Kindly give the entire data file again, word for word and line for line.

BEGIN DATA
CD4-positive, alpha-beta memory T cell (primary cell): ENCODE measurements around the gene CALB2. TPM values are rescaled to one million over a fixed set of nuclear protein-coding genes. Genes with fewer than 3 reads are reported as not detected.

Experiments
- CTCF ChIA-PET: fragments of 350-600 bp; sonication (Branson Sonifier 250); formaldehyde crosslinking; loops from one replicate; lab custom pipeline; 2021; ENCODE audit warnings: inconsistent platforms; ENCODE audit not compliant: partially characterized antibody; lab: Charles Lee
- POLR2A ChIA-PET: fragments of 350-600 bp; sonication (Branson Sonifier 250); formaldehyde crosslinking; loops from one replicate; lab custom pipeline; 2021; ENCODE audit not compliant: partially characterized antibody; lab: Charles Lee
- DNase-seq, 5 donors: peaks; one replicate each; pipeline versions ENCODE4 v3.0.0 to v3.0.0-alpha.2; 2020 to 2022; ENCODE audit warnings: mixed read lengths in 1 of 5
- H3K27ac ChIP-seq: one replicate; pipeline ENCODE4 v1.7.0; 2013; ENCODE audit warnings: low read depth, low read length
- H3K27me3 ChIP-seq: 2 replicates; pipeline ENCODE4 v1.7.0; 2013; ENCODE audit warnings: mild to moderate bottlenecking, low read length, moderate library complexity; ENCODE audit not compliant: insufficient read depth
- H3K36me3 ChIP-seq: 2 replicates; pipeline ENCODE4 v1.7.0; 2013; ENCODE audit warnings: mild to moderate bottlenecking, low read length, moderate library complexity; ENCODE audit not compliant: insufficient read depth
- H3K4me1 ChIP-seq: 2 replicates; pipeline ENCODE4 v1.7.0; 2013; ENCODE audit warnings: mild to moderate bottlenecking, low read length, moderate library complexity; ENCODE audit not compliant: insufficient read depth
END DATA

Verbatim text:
CD4-positive, alpha-beta memory T cell (primary cell): ENCODE measurements around the gene CALB2. TPM values are rescaled to one million over a fixed set of nuclear protein-coding genes. Genes with fewer than 3 reads are reported as not detected.

Experiments
- CTCF ChIA-PET: fragments of 350-600 bp; sonication (Branson Sonifier 250); formaldehyde crosslinking; loops from one replicate; lab custom pipeline; 2021; ENCODE audit warnings: inconsistent platforms; ENCODE audit not compliant: partially characterized antibody; lab: Charles Lee
- POLR2A ChIA-PET: fragments of 350-600 bp; sonication (Branson Sonifier 250); formaldehyde crosslinking; loops from one replicate; lab custom pipeline; 2021; ENCODE audit not compliant: partially characterized antibody; lab: Charles Lee
- DNase-seq, 5 donors: peaks; one replicate each; pipeline versions ENCODE4 v3.0.0 to v3.0.0-alpha.2; 2020 to 2022; ENCODE audit warnings: mixed read lengths in 1 of 5
- H3K27ac ChIP-seq: one replicate; pipeline ENCODE4 v1.7.0; 2013; ENCODE audit warnings: low read depth, low read length
- H3K27me3 ChIP-seq: 2 replicates; pipeline ENCODE4 v1.7.0; 2013; ENCODE audit warnings: mild to moderate bottlenecking, low read length, moderate library complexity; ENCODE audit not compliant: insufficient read depth
- H3K36me3 ChIP-seq: 2 replicates; pipeline ENCODE4 v1.7.0; 2013; ENCODE audit warnings: mild to moderate bottlenecking, low read length, moderate library complexity; ENCODE audit not compliant: insufficient read depth
- H3K4me1 ChIP-seq: 2 replicates; pipeline ENCODE4 v1.7.0; 2013; ENCODE audit warnings: mild to moderate bottlenecking, low read length, moderate library complexity; ENCODE audit not compliant: insufficient read depth